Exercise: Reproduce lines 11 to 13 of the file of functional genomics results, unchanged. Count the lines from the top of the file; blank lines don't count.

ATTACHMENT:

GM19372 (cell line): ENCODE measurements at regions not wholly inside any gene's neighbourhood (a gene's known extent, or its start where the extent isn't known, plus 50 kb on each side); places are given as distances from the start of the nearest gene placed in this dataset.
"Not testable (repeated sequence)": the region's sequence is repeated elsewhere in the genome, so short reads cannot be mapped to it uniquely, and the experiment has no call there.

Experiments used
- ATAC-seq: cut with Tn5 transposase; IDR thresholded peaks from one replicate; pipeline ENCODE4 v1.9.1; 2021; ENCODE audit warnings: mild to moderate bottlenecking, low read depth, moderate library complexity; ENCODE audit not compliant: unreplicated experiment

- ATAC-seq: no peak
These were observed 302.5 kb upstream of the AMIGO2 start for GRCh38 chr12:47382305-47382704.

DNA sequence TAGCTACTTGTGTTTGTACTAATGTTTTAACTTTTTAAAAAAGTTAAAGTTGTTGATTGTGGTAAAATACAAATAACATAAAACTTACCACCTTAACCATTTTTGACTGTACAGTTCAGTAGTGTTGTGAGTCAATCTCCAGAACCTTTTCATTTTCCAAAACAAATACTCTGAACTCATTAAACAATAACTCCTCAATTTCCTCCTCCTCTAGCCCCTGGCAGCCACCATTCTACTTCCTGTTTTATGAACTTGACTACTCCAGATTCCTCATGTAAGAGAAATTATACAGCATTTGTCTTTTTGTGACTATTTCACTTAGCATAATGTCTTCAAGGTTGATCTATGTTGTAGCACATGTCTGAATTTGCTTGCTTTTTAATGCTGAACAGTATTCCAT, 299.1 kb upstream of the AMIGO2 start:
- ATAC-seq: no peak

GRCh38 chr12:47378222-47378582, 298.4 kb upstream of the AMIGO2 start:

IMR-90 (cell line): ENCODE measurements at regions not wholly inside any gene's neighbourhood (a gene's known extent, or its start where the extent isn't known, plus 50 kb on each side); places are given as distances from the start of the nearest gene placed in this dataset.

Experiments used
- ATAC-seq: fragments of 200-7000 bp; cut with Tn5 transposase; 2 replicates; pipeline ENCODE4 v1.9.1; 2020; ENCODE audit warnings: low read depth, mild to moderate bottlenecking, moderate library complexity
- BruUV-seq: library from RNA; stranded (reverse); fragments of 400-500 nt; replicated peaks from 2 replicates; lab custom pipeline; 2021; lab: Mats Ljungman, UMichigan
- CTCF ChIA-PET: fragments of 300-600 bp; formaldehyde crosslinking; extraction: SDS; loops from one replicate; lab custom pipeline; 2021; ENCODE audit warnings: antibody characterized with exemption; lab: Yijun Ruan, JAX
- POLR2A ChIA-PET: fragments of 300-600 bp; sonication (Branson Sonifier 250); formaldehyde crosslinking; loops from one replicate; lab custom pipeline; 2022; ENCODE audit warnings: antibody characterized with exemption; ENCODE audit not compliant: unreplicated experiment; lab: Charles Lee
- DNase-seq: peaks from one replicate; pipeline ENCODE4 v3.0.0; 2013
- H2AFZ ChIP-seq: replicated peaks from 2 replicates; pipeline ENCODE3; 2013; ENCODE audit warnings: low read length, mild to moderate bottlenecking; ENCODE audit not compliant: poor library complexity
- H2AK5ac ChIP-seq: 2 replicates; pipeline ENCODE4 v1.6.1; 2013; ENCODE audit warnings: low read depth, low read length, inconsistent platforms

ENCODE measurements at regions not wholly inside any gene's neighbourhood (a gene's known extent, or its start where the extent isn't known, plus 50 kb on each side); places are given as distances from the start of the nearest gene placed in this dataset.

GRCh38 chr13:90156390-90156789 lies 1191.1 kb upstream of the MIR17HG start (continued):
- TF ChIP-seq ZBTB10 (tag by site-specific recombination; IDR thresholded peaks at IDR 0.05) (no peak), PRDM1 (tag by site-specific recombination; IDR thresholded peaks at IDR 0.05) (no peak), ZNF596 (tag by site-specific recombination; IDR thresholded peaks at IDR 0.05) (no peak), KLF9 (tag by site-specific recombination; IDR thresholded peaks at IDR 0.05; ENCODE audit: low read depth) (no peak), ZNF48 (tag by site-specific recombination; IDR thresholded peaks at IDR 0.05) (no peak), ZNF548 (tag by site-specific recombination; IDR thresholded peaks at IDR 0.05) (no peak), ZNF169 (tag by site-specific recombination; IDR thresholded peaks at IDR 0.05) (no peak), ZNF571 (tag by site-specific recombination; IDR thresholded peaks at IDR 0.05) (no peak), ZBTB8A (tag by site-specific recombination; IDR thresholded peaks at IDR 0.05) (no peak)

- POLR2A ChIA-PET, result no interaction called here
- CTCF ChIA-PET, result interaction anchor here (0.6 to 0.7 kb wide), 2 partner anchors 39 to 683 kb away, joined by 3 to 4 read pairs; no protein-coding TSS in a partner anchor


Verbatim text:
Experiments used
- ATAC-seq: fragments of 200-7000 bp; cut with Tn5 transposase; 2 replicates; pipeline ENCODE4 v1.9.1; 2020; ENCODE audit warnings: low read depth, mild to moderate bottlenecking, moderate library complexity
- BruUV-seq: library from RNA; stranded (reverse); fragments of 400-500 nt; replicated peaks from 2 replicates; lab custom pipeline; 2021; lab: Mats Ljungman, UMichigan